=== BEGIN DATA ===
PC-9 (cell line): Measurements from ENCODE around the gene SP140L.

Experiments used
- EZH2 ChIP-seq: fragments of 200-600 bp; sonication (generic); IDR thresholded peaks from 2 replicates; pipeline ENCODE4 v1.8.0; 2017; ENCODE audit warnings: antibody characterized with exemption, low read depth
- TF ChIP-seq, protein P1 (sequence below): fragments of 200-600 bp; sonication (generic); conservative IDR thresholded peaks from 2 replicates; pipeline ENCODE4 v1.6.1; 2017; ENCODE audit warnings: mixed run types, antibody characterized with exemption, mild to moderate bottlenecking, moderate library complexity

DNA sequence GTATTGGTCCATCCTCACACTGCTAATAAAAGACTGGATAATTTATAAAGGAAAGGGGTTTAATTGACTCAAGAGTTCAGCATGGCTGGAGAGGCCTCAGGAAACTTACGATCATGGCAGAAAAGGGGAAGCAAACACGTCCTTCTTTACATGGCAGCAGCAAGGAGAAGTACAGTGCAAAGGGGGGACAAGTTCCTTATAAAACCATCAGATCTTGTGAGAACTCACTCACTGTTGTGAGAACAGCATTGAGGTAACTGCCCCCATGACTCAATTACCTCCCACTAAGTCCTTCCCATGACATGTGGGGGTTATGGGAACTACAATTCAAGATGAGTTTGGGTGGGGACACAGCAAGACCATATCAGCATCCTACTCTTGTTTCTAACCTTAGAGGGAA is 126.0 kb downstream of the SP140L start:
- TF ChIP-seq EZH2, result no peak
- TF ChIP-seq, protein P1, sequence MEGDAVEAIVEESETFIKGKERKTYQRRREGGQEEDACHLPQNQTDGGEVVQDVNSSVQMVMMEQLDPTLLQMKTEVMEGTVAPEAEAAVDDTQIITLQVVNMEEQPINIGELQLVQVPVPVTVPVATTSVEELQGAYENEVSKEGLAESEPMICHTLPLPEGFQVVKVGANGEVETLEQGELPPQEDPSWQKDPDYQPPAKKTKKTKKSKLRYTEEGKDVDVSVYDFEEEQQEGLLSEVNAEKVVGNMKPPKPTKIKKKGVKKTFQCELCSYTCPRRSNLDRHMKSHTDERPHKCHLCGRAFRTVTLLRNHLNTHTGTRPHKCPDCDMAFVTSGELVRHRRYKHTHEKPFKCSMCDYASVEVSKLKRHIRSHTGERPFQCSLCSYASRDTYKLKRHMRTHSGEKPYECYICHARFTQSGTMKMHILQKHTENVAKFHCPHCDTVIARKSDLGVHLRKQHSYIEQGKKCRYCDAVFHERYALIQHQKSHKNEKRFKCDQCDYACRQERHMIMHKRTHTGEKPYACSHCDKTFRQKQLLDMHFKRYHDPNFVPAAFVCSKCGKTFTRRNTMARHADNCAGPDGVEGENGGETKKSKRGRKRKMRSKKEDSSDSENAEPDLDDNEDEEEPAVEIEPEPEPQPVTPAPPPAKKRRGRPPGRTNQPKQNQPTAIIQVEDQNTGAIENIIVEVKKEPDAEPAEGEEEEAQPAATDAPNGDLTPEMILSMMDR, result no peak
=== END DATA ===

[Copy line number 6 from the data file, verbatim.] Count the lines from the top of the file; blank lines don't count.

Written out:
- TF ChIP-seq EZH2, result no peak